Adam:00:24:49Well that dovetails with the question that is obviously prompted by this whole conversation which, and we obviously have some thoughts on that, but how would you if you were boss, how would you have people measure performance? If you had to condense performance into one or two or three statistics for parsimony, what would they be?

Wayne:00:25:14I think I’m going to have to challenge the question and say when you start out saying if you had to condense performance into a single summary metric and that’s where I say you can’t. That’s the problem, you can’t condense it into a metric. So for us and I know that’s not the answer you’re looking for but it doesn’t condense into a metric because they all behave differently. Go with the easiest example is if you’re just short out of the money puts, your metric is a high Sharpe, you get a high Sharpe, you get incredible alpha and then suddenly you blow up. So it all has to be in context, that’s the point.

Adam:00:25:57I agree. What about portfolio Sharpe? … portfolio if you put these funds together or if you weight these funds optimally even though the individual constituents may not have high Sharpe ratios and we may have some non-linear strategies in there, the portfolio Sharpe ends up being very high so is that a reasonable place to go? Or at least-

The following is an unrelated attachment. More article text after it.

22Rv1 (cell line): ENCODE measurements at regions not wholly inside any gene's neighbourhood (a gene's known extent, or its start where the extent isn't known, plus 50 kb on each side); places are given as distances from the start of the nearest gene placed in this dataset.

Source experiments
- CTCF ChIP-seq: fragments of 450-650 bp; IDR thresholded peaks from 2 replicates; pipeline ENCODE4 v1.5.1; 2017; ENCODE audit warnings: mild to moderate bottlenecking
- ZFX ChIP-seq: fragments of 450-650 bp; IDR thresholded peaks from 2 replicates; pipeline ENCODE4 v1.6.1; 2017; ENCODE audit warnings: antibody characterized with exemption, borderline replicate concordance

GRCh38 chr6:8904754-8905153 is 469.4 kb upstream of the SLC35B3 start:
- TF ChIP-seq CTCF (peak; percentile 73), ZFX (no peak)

Wayne:00:26:23Sure. So that’s something that Rod touched on a moment ago which is that the different parts are meant to offset each other and that’s where I love that. I think you guys are there too in the way you design your portfolios that’s where I start from is the whole is greater than the sum of the parts. You could have a negative returning thing in there i.e. long puts next to your long equities and but you’re losing money on that piece of your portfolio every month. Yes and I’m really excited to lose that money because it’s going to save my equity downturn. And so that’s the point is this the whole is greater than the sum. So to that point, if you have a portfolio that you know in context is well balanced and you could kind of see that in the portfolio skew. Years ago in China when I started out sharing my background where I had built a long vol book offsetting to a market neutral book. So the market neutral book they always look good and high Sharpe until the negative skew event. Sticking a long vol book next to it you kind of ate away at let’s just say five ten bips of return every month but then that one month that market neutral was down eight it’s actually still up 60 bips. Because the long vol kicked in. So that made the total portfolio distribution more symmetric and that’s how I looked at it. I said over here I’ve got a right skew, over here I’ve got a left skew and I layered on all these distributions on top of each other and then the portfolio distribution looked as normal as could be, and that got me excited not because I believed it was truly a normal distribution, but because I knew that the parts were summarized to create something that was more reliable and where the deviations would be what we would expect because it had offsetting pieces inside. In that place you could use a Sharpe. You could use an alpha and a beta but now you want to ask who is being so thoughtful to have that kind of portfolio all the time that you could just assume that that’s been done? And so that’s the problem is why you can’t start with a metrics.